Coronation portrait of Queen Elizabeth II by Cecil Beaton, 1953
In September 2022, the world watched the pageantry of Queen Elizabeth II’s state funeral. For the first time, the coverage included the committal ceremony, during which the emblems of royalty were taken from her coffin and placed on the altar. This ritual symbolizes the ongoing nature of the monarchy, with the crown passing from one individual to the next. Eight months after his mother’s funeral, the coronation of King Charles III and his wife, Camilla, will be celebrated in May.
From coronation to committal, ceremonies shape the monarchy. The coronation incorporates activities that date back to the 11th century and a chair that was created in 1308. The committal is about returning the crown jewels and includes the symbolic breaking of the wand of office, signifying the end of the monarch’s reign. Tudor scholar Carol Ann Lloyd-Stanger explores the history and significance of these traditions. She examines the use of Westminster Abbey as the place for coronations since 1066, the combination of church and public service that marks the royal commitment, and the protocols and traditions that continue the monarchy from one individual to the next.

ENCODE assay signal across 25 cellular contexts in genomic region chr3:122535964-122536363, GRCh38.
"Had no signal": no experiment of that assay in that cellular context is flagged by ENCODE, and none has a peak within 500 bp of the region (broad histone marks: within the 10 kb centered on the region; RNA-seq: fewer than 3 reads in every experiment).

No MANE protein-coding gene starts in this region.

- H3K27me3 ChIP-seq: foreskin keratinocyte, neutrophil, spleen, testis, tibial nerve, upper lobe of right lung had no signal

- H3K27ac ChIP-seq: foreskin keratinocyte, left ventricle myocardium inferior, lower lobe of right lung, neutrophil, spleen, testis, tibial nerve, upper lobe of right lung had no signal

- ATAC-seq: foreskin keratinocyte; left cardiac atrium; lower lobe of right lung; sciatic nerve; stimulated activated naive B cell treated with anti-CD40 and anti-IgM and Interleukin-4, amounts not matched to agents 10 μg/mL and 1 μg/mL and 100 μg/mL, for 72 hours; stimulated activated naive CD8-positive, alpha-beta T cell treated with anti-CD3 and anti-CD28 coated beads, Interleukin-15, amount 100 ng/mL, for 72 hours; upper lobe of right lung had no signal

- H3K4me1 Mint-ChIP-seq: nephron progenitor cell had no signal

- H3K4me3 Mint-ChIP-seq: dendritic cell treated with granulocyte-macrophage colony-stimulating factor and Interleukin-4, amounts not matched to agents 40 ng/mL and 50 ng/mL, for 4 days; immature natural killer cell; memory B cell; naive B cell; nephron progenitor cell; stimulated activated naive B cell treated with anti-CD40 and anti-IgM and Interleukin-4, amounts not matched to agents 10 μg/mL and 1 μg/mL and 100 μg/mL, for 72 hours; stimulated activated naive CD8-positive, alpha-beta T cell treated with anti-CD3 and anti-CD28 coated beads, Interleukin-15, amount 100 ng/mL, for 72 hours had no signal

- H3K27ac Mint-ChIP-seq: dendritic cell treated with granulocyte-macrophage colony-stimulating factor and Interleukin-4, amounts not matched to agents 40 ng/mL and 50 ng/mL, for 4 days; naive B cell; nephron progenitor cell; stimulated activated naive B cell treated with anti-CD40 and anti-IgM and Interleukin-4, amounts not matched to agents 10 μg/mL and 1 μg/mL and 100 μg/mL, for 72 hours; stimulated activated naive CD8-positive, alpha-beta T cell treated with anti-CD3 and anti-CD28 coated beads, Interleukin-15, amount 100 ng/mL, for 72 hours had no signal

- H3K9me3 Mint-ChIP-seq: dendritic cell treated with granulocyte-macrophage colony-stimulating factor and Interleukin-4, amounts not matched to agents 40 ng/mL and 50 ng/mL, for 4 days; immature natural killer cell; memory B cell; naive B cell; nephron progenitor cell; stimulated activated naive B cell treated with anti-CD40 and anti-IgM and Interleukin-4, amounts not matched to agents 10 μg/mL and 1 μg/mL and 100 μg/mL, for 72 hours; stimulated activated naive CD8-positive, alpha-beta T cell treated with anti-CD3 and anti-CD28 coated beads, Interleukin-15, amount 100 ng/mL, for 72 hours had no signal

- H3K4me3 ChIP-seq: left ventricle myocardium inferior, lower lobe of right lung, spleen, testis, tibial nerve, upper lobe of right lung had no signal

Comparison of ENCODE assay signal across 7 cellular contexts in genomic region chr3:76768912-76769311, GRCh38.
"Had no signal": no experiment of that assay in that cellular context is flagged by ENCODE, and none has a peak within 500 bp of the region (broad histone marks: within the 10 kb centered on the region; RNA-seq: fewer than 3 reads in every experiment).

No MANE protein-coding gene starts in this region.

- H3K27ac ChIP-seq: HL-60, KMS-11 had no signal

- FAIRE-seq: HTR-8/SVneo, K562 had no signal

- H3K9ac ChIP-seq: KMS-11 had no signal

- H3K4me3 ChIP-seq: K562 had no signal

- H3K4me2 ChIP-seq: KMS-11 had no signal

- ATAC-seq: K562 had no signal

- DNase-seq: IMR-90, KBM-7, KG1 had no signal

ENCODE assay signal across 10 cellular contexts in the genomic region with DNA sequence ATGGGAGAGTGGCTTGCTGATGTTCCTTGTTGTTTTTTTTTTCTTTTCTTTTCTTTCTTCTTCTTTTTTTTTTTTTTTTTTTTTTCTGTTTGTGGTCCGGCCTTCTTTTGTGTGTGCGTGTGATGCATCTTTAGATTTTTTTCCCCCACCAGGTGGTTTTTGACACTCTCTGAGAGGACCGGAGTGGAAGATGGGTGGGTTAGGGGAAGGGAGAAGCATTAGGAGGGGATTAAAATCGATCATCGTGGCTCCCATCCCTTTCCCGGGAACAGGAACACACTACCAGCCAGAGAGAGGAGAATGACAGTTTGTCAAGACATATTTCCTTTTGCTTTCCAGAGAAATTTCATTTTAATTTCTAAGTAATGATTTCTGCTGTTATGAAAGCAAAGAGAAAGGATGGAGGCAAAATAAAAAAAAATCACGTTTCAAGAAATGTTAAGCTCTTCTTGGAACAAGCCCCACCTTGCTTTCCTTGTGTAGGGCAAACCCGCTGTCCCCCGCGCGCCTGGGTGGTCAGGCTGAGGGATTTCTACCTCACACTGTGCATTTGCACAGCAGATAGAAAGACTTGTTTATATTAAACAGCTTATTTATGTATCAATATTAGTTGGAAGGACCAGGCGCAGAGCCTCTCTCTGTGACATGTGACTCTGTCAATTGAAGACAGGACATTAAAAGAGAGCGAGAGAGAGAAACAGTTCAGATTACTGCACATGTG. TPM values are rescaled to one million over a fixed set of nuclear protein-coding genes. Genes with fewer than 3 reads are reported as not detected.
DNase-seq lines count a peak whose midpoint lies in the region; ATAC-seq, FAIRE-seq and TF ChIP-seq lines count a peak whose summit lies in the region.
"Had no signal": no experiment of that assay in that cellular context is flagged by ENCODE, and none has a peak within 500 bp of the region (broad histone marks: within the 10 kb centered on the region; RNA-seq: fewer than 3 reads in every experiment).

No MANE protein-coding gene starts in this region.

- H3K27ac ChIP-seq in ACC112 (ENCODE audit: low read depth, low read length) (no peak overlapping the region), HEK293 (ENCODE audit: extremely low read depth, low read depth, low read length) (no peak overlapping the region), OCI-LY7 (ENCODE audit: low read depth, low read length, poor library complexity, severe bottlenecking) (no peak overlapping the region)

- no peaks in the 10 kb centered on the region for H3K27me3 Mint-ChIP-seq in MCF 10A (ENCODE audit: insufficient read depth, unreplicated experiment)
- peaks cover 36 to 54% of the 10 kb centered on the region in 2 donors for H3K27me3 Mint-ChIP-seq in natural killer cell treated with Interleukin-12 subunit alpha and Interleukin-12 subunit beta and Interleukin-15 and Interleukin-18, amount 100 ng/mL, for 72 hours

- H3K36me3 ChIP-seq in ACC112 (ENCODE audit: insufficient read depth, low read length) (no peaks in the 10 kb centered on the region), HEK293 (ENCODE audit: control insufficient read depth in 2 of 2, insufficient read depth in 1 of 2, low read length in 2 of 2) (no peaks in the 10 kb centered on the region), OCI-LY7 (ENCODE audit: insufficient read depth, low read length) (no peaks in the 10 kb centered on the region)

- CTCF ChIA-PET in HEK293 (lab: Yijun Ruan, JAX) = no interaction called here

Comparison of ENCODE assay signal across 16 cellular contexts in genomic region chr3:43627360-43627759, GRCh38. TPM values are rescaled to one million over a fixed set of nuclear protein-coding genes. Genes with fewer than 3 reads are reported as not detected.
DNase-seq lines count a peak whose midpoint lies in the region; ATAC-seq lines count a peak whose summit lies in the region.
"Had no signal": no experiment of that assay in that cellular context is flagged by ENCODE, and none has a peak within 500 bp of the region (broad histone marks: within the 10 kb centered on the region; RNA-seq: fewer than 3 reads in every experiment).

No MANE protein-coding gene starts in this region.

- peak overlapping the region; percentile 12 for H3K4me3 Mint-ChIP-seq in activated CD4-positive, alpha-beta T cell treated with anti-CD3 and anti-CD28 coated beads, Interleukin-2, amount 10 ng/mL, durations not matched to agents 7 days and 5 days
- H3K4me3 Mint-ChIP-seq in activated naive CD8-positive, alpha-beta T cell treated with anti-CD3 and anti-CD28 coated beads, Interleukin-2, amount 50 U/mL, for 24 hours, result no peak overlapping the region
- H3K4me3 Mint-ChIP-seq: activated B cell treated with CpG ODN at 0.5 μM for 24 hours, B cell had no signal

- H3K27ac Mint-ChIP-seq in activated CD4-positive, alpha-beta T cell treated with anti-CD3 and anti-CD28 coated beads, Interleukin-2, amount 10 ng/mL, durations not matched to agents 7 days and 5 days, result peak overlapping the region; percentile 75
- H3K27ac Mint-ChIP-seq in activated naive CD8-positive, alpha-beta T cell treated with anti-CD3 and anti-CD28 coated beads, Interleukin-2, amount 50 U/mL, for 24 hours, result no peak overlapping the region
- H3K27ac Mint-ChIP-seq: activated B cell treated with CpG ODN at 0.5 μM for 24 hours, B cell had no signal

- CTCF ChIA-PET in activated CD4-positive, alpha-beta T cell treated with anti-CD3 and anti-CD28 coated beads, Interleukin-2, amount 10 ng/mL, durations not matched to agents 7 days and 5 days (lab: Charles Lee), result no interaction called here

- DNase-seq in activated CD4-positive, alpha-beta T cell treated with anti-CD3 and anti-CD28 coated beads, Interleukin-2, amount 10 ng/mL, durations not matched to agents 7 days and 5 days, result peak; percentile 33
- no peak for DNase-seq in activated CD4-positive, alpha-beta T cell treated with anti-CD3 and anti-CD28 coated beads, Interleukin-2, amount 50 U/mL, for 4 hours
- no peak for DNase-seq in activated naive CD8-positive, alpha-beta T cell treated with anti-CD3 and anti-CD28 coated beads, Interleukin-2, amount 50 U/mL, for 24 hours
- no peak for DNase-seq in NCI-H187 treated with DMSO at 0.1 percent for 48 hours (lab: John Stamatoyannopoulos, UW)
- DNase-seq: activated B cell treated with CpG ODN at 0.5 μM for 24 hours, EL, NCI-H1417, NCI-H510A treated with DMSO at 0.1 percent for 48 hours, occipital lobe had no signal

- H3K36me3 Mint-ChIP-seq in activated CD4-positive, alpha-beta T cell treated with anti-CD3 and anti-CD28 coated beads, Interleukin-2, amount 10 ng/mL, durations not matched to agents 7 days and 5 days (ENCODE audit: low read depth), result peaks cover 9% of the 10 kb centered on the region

Lloyd-Stanger also looks toward the coronation of Charles and Camilla, the first such ceremony in 70 years. She analyzes the essential parts of the coronation and what they mean in a time of constitutional monarchy and limited influence for the royals. Finally, Lloyd-Stanger discusses why these ceremonies are important today and highlights memorable moments from previous ceremonies.
Lloyd-Stanger is the former manager of visitor education at the Folger Shakespeare Library.